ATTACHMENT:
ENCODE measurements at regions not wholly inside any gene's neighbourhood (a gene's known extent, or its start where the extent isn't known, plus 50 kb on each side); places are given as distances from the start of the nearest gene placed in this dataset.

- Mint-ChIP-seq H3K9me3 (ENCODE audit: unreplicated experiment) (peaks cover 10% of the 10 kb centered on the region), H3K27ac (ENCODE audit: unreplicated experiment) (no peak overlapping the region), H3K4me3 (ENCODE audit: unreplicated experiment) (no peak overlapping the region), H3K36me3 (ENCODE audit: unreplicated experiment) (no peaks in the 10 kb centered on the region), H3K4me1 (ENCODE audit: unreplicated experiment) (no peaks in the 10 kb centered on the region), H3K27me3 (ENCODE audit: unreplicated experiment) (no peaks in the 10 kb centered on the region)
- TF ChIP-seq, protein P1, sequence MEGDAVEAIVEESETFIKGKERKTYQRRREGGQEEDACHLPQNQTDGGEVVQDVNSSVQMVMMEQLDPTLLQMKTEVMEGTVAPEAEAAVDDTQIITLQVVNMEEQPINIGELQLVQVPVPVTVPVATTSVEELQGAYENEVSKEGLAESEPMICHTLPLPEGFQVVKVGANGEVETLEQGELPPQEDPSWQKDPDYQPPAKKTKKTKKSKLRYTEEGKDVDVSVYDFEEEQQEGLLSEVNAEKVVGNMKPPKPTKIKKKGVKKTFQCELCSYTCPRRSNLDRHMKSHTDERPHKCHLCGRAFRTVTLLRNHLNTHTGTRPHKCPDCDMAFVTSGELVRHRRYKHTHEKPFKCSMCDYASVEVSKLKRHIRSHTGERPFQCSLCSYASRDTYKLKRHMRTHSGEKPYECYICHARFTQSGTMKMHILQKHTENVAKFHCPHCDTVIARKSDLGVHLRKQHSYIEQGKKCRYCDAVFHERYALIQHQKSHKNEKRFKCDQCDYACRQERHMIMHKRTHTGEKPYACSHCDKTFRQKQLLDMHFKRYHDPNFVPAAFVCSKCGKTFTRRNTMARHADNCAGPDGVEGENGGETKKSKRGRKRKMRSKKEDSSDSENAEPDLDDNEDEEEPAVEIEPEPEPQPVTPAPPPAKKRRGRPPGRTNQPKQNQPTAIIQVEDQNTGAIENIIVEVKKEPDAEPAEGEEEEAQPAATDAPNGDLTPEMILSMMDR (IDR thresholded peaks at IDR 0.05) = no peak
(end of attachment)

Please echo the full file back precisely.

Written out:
ENCODE measurements at regions not wholly inside any gene's neighbourhood (a gene's known extent, or its start where the extent isn't known, plus 50 kb on each side); places are given as distances from the start of the nearest gene placed in this dataset.

- Mint-ChIP-seq H3K9me3 (ENCODE audit: unreplicated experiment) (peaks cover 10% of the 10 kb centered on the region), H3K27ac (ENCODE audit: unreplicated experiment) (no peak overlapping the region), H3K4me3 (ENCODE audit: unreplicated experiment) (no peak overlapping the region), H3K36me3 (ENCODE audit: unreplicated experiment) (no peaks in the 10 kb centered on the region), H3K4me1 (ENCODE audit: unreplicated experiment) (no peaks in the 10 kb centered on the region), H3K27me3 (ENCODE audit: unreplicated experiment) (no peaks in the 10 kb centered on the region)
- TF ChIP-seq, protein P1, sequence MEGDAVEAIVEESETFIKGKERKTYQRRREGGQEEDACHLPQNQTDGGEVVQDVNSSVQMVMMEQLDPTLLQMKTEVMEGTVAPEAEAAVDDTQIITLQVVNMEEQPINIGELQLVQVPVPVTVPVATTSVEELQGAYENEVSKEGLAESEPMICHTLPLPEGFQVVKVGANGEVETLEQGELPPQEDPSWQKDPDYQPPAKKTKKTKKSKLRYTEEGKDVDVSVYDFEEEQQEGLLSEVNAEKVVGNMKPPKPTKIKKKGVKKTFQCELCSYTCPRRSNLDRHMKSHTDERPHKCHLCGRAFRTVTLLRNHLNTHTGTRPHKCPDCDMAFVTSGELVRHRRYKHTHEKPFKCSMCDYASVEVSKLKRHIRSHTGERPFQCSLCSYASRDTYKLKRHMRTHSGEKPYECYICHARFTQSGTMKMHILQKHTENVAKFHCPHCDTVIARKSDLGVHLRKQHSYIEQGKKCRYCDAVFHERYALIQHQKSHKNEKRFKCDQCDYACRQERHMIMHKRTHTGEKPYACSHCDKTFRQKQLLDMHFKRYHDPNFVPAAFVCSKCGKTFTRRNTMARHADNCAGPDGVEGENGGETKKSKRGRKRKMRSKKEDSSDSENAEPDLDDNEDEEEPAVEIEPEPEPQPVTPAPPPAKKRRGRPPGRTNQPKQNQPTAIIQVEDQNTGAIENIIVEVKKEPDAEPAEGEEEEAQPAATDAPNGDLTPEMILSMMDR (IDR thresholded peaks at IDR 0.05) = no peak